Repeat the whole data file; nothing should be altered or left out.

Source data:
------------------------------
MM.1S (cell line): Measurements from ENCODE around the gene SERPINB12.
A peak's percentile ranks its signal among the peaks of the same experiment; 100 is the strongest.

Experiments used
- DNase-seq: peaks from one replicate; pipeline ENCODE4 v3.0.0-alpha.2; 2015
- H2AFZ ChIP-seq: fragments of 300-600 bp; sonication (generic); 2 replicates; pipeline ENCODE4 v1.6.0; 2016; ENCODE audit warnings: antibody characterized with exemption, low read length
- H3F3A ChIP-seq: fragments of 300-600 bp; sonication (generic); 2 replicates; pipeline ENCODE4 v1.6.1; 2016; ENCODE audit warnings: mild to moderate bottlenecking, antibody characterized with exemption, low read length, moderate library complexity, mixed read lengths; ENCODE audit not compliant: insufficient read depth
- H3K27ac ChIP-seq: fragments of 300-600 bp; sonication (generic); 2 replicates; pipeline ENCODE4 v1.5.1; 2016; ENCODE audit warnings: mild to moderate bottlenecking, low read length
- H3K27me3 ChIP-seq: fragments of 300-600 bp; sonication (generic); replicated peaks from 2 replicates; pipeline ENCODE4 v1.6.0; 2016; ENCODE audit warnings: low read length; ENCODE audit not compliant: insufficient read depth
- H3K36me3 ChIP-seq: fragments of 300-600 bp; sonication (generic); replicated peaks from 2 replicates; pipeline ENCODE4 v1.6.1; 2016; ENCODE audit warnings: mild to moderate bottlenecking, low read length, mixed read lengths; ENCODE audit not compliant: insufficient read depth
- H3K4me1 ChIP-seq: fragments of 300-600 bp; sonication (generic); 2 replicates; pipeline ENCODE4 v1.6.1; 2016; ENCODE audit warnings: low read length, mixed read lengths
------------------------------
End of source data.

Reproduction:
MM.1S (cell line): Measurements from ENCODE around the gene SERPINB12.
A peak's percentile ranks its signal among the peaks of the same experiment; 100 is the strongest.

Experiments used
- DNase-seq: peaks from one replicate; pipeline ENCODE4 v3.0.0-alpha.2; 2015
- H2AFZ ChIP-seq: fragments of 300-600 bp; sonication (generic); 2 replicates; pipeline ENCODE4 v1.6.0; 2016; ENCODE audit warnings: antibody characterized with exemption, low read length
- H3F3A ChIP-seq: fragments of 300-600 bp; sonication (generic); 2 replicates; pipeline ENCODE4 v1.6.1; 2016; ENCODE audit warnings: mild to moderate bottlenecking, antibody characterized with exemption, low read length, moderate library complexity, mixed read lengths; ENCODE audit not compliant: insufficient read depth
- H3K27ac ChIP-seq: fragments of 300-600 bp; sonication (generic); 2 replicates; pipeline ENCODE4 v1.5.1; 2016; ENCODE audit warnings: mild to moderate bottlenecking, low read length
- H3K27me3 ChIP-seq: fragments of 300-600 bp; sonication (generic); replicated peaks from 2 replicates; pipeline ENCODE4 v1.6.0; 2016; ENCODE audit warnings: low read length; ENCODE audit not compliant: insufficient read depth
- H3K36me3 ChIP-seq: fragments of 300-600 bp; sonication (generic); replicated peaks from 2 replicates; pipeline ENCODE4 v1.6.1; 2016; ENCODE audit warnings: mild to moderate bottlenecking, low read length, mixed read lengths; ENCODE audit not compliant: insufficient read depth
- H3K4me1 ChIP-seq: fragments of 300-600 bp; sonication (generic); 2 replicates; pipeline ENCODE4 v1.6.1; 2016; ENCODE audit warnings: low read length, mixed read lengths